The decision

Upper Tribunal
(Immigration and Asylum Chamber) Appeal Number: HU/02490/2020


Heard remotely via Skype for Business
Decision & Reasons Promulgated
On 5 March 2021
On 16 March 2021






For the Appellant: Mr Karim
For the Respondent: Mr Bates, Senior Home Office Presenting Officer

1. The appellant, a citizen of Bangladesh born on 16 September 1985, appeals against a decision of the First-tier Tribunal (Judge L K Gibbs) promulgated on 22 September 2020. The First-tier Tribunal dismissed the appellant's appeal on human rights grounds against a decision of the Secretary of State dated 29 January 2020 refusing him leave to remain on the basis of long residence.
2. Two previous Tribunals (the most recent in October 2019) had concluded that the appellant had been the party to a marriage of convenience. Judge Gibbs relied on Devasseelan [2002] UKIAT 00702* and found [16] that she should not depart from the conclusions reached in the previous appeals. This finding led her to conclude [17] that the appellant had not completed 10 years' lawful residence as he claimed but that his lawful residence had ended on 15 July 2015, the date on which his leave to remain as a student had been curtailed.
3. Judge Gibb heard evidence from four witnesses who testified as to the genuineness of the appellant's marriage to an EEA citizen. Those witnesses had not given evidence before the previous Tribunals although their evidence related to events going back over a period of years. One witness claimed that he had attended the appellant's wedding and had lived for several months with the appellant and his spouse. The judge dealt with the evidence of the witnesses at [15]. She noted that 'no explanation is provided by the appellant or his witnesses as to why they not attend any of the previous appeal hearings, despite the fact that the genuine nature of the appellant's marriage has always been in issue.' [my emphasis]. The judge 'was not persuaded that the evidence of these witnesses carries sufficient weight to lead me to depart from the previous judges' findings.'
4. The appellant argues that the judge perpetrated a procedural error by failing to ask the witnesses (whose evidence had not been challenged in cross examination) why they had not provided written evidence before or attended the previous hearings.
5. I disagree with that submission. I have highlighted above the passage in the judge's decision where she records that the appellant did not provide any explanation for the fact that the witnesses had not given evidence before. At the outset of proceedings, the burden of proving that an individual is a party to a marriage of convenience is on the Secretary of State but, as Mr Bates, who appeared before the Upper Tribunal submitted, where there are undisturbed judicial findings that an appellant is a party to a such a marriage, it is for the appellant to prove that he is not, a submission which Mr Karim, who appeared for the appellant, did not challenge. It would have been obvious to the appellant in the instant appeal that he had to explain why witnesses, who could have assisted him at previous hearings because their testimony concerned events which had occurred before the previous proceedings, had not done so. It was for the appellant to prove his case and his failure to volunteer any explanation entitled Judge Gibbs to attach little weight to that evidence irrespective of whether either the witnesses or the appellant were questioned directly. It is significant that, even now, no explanation has been put forward.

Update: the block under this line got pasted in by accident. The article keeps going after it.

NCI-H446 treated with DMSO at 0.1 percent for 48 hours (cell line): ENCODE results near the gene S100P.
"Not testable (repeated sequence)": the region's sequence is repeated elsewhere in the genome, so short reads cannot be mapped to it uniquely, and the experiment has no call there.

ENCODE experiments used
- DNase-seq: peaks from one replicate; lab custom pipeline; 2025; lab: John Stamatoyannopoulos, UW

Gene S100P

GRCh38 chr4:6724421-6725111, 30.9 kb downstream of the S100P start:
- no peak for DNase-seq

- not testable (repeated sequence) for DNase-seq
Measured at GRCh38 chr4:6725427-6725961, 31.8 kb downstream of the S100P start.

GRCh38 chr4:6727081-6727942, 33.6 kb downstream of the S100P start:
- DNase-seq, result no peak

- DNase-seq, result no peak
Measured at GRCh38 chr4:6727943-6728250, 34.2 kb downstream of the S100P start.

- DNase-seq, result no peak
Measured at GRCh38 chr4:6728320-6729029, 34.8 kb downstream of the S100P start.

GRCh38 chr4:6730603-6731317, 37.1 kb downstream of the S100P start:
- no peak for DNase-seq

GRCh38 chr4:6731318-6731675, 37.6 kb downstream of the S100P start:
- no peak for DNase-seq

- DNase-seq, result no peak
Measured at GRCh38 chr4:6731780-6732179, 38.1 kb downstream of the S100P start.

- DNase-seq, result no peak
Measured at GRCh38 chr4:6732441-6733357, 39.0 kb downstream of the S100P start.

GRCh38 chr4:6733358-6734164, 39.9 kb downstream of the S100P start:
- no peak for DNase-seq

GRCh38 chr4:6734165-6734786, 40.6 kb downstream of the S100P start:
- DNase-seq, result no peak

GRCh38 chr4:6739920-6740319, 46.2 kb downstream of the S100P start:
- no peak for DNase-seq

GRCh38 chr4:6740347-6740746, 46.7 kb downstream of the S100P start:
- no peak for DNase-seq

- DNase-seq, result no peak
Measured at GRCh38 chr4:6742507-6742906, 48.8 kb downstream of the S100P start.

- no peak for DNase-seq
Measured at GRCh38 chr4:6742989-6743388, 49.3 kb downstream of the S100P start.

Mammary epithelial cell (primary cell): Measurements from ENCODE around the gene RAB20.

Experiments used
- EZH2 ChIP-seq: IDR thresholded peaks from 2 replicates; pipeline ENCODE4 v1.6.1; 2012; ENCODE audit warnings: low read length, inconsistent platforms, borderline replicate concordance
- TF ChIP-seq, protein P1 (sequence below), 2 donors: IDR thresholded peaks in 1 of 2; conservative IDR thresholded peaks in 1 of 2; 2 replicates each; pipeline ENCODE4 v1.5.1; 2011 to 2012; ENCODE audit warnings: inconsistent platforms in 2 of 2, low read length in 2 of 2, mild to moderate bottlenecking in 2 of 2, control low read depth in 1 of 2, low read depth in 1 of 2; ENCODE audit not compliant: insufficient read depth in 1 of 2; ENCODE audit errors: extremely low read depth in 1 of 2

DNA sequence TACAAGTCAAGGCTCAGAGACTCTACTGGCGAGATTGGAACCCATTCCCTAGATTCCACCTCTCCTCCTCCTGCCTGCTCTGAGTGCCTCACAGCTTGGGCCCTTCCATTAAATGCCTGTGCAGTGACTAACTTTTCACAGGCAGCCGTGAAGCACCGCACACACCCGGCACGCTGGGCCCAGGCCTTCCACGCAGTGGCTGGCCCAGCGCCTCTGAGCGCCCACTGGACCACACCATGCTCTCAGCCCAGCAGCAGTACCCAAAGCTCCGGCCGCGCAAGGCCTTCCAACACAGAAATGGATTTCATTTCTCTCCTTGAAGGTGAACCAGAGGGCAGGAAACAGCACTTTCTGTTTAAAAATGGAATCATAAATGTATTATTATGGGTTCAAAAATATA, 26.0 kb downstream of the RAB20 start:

6. Mr Karim also submitted that the judge erred by failing to make findings on the evidence of the witnesses. I disagree. The judge was not required to make detailed findings on the specific claims made by the witnesses. It was enough for the judge to say why she had reached the comprehensive finding that nothing the witnesses had said was sufficient to lead her to depart from the findings of the previous Tribunals. I also disagree with Mr Karim's submission that the judge misapplied Devasseelan. He argued that the appellant was not introducing a new 'fact' which had not been brought to the attention of the previous judge (see Devasseelan at [4]) but rather new evidence of an 'old' fact i.e. that he was in a genuine marriage. That submission does nothing, in my opinion, to undermine the validity of the judge's approach to the new evidence.
7. The third ground challenges the judge's analysis of paragraph 276ADE (Private Life) of HC 395 (as amended). The appellant claims that he is estranged from his family as a consequence of his marriage. He argues that, whether or not the relationship with the EEA national is genuine, a marriage ceremony had taken place and the family 'may well be upset.' I find that, in the light of the very poor credibility of the appellant as found by three different Tribunals, the judge was justified in rejecting the claim that the appellant's family would be upset by his attempt to remain in the United Kingdom.
8. The final ground asserts that the judge did not give sufficient reasons for finding that the appellant enjoys family life with the adult cousin with whom he currently resides. However, the judge cites the appellant's age and personal financial independence as reasons why the existence of a relationship which extends beyond the normal emotional ties between adult family members. The reasons given are adequate. The argument that the appellant has not been given credit for acting as a Covid volunteer is without any merit in the light of section 117B (4) and (5) of the 2002 Act which the judge has applied correctly at [27].
9. For the reasons I have given, this appeal is dismissed.
Notice of Decision
The appeal is dismissed.

Signed Date 9 March 2021

Upper Tribunal Judge Lane